An Overflow Fountain can be constructed of any good, ceramic pot. You can use just one pot, or make a grouping of three. Pots with horizontal ridges make good fountains. It is very helpful to read through all the directions before starting the project. The basic idea is that you will build an underground pond using cement pavers, old carpet and pond liner material. You will use cinderblocks as the base under your pots. The pond will be covered with wire mesh and hidden under decorative rock. You will need access to electricity for the pump(s).
First, start with a nice, cleared-out, level area.
Dig a big hole, and create a perimeter of cement pavers. This creates the “pool” of water which will recycle into the fountain. I used 8” X 16” cement pavers. Secure the pavers by placing several inches in a trench and back-filling the trench. Use a level across the top in all directions.
Line the pool with a layer of carpet (old, used or leftover) then cover with a layer of pond liner material.
The cinderblocks may need to be modified to make room for the pump tubing which will run up through the cinderblock holes—a chisel or a drill with a masonry bit will do the trick.
Determine the set-up of the pots for the fountain. Carefully located the cinderblock/s so the pot/s will be situated on them. Insure that it is level across the top of the cinderblocks and both sides of the pond. You may need to remove the carpet and pond liner to adjust the level.
Tuck in the liner, nice and tidy, around the perimeter bricks. Run the pump tubing up through the cinderblocks using elbows and t’s as needed. Dig a trench for the electric cord, use a PVC pipe in the trench and push the electric cord through the PVC. The electric cord should drop down into the pool at one of the corners.
Note regarding pumps: Pond pumps are rated in “feet of head” this means the vertical height the pump has to push the water. So for this fountain with 3 pots, “feet of head” is 3.5 feet (the tall pot) plus 3 feet (the medium pot) plus 2.5 feet (the small pot) = 9 feet of head. That’s actually a pretty large pond pump so I used two pumps—one for the medium pot and one for the large and small pots. If you need to use two pumps, try to separate them by some distance in the pond as each pump creates a bit of a vacuum.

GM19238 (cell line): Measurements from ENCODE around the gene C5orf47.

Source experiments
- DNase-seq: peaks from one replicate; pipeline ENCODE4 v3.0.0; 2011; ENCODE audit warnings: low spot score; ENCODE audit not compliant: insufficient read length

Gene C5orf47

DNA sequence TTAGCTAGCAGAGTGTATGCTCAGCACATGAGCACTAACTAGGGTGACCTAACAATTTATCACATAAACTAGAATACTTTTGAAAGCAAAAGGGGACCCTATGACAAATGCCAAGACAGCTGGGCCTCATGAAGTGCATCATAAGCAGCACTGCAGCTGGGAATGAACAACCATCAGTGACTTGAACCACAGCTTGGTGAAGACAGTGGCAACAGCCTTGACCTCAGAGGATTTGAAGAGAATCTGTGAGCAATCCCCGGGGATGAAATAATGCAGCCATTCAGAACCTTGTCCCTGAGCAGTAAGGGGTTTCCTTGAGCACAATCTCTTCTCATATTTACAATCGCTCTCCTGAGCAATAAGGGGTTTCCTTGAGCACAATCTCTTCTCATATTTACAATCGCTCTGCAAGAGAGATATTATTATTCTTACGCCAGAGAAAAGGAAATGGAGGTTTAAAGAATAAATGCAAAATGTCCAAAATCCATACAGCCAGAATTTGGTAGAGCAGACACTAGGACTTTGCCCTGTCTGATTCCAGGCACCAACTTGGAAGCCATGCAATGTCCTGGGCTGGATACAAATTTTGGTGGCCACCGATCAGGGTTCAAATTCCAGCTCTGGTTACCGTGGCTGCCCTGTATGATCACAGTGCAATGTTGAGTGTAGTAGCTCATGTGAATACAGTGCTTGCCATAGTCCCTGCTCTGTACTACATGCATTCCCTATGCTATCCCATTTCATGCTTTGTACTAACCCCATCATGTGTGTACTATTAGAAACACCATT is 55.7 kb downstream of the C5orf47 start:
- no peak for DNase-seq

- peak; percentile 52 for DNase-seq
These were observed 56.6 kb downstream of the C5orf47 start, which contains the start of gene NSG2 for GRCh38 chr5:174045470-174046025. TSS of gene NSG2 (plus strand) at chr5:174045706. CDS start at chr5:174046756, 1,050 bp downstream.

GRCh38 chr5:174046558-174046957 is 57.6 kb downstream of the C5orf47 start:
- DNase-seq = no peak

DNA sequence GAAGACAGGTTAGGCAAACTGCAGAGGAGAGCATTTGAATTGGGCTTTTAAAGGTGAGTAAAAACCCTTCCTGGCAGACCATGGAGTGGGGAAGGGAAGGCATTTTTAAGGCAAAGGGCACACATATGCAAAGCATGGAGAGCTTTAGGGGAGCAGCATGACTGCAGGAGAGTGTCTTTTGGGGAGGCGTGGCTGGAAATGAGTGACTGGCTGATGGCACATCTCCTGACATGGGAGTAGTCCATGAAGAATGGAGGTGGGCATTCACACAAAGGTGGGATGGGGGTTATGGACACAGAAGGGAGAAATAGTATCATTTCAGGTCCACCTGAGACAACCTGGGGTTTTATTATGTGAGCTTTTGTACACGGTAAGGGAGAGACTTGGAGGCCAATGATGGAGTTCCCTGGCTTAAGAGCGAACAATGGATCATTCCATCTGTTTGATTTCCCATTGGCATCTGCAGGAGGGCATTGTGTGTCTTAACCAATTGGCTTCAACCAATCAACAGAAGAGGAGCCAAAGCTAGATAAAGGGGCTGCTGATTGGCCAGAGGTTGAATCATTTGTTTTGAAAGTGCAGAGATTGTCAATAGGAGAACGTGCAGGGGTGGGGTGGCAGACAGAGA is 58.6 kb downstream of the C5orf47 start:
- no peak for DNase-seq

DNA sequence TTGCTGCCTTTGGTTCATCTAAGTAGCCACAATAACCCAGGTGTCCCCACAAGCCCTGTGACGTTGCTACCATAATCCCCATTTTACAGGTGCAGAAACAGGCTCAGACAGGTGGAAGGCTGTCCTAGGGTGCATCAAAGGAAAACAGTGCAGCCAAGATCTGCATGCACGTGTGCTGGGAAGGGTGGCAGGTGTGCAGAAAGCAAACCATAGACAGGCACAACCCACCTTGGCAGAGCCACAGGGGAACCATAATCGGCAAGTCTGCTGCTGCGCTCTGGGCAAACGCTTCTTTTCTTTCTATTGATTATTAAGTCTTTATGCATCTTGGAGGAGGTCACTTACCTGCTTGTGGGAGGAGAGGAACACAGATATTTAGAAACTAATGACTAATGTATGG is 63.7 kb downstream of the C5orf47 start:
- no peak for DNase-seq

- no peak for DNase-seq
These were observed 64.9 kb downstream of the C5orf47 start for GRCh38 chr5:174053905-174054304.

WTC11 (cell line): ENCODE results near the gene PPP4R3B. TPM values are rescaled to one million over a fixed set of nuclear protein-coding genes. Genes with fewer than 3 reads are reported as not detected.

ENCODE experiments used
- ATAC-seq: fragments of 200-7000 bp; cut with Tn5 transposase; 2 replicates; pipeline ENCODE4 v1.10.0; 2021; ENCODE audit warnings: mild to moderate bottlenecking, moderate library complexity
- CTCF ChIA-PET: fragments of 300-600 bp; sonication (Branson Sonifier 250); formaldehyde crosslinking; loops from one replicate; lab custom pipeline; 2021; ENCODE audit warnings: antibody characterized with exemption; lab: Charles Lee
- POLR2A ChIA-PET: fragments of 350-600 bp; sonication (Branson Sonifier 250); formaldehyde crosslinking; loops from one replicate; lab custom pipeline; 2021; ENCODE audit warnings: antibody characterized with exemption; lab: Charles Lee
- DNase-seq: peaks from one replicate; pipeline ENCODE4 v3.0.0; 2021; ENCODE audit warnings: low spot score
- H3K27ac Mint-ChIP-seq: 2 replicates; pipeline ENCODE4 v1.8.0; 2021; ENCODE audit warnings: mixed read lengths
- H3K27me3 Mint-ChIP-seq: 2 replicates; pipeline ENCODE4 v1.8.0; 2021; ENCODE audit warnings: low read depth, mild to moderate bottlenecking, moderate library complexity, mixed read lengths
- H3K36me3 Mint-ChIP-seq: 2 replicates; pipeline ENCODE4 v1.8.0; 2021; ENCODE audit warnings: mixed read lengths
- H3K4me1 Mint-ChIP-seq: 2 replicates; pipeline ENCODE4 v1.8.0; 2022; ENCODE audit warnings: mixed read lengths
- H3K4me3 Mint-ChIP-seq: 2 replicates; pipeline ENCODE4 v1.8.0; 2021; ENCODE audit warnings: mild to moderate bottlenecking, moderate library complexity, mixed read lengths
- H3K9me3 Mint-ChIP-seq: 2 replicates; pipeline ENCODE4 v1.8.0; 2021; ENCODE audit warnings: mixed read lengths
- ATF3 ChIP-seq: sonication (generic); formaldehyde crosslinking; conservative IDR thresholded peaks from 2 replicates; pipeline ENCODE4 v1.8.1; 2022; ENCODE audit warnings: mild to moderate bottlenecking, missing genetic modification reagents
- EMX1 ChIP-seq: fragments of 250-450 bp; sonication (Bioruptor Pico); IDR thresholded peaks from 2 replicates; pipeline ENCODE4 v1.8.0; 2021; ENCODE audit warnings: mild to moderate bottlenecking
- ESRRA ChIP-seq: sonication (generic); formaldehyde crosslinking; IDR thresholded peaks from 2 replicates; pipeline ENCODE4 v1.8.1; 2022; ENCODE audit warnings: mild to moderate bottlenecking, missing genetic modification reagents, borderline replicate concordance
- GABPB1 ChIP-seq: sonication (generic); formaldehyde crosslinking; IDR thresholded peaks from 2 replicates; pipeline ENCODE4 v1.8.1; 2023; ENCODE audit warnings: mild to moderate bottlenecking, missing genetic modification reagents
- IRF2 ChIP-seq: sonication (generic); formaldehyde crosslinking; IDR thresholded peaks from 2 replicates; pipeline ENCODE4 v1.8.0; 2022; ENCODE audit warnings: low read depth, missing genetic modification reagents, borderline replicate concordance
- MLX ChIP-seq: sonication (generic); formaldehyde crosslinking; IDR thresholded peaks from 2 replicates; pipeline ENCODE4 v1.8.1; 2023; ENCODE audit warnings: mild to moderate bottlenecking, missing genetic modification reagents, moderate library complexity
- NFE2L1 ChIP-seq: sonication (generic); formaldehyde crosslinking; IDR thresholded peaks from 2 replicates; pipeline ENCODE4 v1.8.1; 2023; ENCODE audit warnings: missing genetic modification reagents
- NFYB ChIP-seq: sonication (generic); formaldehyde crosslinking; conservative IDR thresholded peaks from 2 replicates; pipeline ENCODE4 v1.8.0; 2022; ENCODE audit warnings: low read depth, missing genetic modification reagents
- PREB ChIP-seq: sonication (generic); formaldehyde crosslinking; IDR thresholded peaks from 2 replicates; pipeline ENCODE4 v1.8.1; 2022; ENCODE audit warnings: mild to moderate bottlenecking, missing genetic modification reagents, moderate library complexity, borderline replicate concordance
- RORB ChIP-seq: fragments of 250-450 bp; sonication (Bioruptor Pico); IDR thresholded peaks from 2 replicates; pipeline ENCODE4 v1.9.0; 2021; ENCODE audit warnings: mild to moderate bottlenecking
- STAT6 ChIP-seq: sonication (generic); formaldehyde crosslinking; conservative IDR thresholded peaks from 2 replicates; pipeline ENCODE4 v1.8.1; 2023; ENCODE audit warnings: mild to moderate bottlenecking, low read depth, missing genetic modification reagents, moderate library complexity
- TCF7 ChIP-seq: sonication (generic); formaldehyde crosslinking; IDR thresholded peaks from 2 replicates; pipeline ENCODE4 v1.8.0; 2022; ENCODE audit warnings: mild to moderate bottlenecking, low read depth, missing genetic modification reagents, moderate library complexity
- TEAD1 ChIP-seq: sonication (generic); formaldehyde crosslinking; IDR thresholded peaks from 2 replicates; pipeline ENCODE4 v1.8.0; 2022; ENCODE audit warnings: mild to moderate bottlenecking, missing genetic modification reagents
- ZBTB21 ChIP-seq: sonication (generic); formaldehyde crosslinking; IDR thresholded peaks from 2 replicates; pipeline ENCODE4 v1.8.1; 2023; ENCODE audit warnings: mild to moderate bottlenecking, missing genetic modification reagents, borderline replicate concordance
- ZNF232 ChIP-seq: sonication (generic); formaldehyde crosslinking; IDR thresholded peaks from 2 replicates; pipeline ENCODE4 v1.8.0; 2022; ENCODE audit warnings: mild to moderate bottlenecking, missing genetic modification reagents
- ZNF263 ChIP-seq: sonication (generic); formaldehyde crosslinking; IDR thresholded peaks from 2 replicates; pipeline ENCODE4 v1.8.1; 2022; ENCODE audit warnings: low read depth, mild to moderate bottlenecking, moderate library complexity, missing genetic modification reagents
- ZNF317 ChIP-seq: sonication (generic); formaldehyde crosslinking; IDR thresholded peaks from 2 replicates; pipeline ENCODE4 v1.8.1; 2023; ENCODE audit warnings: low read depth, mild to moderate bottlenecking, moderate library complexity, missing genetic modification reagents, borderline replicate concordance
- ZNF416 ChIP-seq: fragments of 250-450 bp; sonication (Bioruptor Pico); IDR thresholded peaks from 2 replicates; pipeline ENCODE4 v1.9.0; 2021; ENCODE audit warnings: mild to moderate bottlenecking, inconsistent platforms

Cover the pool with wire fencing or sturdy hardware cloth. This is what the rocks around the base of the fountain sit on. Landscape staples in the soil outside the pond hold the mesh in place.
Replace the fountain pots on their appropriate blocks.
(Trying to keep debris out of the fountain, I put down a piece of window screening beneath the pots. That didn’t work.)
Push the pump tubing up through the drain holes. Leave plenty of tubing as you can adjust the length later. Seal the holes with waterproof sealant. (If the drain holes are small, you don’t need to seal them.)
Cut a little hatch in the corner of the wire for pump maintenance. It is held closed with zip-ties.
Fill the pots with medium-sized cobblestones. Fill the fountain with water.
Cut the pump tubing so it is just below the rim of the pot. Test the fountain. Continue cutting back the tubing so it is below the surface of the water where it won’t show. Many pumps have adjustable water flow.
Arrange rocks up near the fountain pots. Use a variety of size of cobble stones for a more natural appearance.
Finish the surrounding area with plants and mulch.
Caring for your fountain:
You will need to add water to the fountain on a daily or every-other day basis.
If the fountain becomes dirty with algae, use an “algaecide” which is safe for birds and fish— available at pond stores or pet (aquarium) stores.
You can leave the fountain running through the winter but be sure it always has plenty of water or the pump will freeze. Alternatively, you could turn it off, use the hatch and lift the pump up out of the water to prevent freeze damage to the pump then drain the pots and cover them with a fountain cover or tarp for the winter.